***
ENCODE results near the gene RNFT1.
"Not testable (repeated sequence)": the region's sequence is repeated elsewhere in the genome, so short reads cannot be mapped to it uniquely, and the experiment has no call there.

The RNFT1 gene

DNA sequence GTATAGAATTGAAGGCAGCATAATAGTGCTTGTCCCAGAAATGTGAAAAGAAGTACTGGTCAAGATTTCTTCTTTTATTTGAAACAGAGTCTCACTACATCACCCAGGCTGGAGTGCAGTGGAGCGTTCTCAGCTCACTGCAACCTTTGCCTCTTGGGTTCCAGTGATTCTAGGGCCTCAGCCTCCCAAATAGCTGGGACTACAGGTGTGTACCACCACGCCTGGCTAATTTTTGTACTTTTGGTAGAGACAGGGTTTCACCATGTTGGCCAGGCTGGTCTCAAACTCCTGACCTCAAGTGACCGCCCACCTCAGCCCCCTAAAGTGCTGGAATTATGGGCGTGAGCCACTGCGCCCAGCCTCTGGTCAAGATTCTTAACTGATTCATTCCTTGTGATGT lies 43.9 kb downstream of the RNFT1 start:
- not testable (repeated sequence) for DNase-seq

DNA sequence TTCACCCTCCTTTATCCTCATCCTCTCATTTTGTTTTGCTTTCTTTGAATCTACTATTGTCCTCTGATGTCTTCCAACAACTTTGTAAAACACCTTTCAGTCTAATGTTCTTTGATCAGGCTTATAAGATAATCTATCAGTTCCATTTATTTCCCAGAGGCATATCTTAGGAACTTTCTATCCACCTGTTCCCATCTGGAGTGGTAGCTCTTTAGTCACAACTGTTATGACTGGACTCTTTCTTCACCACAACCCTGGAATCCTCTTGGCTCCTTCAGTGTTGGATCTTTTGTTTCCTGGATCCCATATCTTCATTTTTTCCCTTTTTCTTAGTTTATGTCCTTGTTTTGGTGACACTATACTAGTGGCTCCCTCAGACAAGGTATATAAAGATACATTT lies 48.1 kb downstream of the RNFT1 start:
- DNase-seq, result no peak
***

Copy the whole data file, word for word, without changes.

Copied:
ENCODE results near the gene RNFT1.
"Not testable (repeated sequence)": the region's sequence is repeated elsewhere in the genome, so short reads cannot be mapped to it uniquely, and the experiment has no call there.

The RNFT1 gene

DNA sequence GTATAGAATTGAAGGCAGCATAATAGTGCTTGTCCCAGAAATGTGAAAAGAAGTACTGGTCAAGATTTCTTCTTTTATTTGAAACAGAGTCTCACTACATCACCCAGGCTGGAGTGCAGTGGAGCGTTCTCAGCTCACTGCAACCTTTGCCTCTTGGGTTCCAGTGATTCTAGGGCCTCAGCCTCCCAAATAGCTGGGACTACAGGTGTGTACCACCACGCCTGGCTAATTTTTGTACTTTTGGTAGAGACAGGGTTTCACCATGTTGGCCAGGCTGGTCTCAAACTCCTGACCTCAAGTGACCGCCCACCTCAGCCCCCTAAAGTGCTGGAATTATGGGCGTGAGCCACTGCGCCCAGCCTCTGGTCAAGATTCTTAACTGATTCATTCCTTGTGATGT lies 43.9 kb downstream of the RNFT1 start:
- not testable (repeated sequence) for DNase-seq

DNA sequence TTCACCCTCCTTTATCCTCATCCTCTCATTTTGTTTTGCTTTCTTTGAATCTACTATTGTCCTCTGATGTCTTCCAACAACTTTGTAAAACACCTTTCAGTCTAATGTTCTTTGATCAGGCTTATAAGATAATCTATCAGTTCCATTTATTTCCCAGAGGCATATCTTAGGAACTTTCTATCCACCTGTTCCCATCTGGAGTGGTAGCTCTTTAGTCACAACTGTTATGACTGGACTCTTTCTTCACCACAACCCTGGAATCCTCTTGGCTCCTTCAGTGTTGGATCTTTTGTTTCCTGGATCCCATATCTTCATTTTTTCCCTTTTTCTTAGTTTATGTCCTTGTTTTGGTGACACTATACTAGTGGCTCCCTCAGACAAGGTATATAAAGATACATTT lies 48.1 kb downstream of the RNFT1 start:
- DNase-seq, result no peak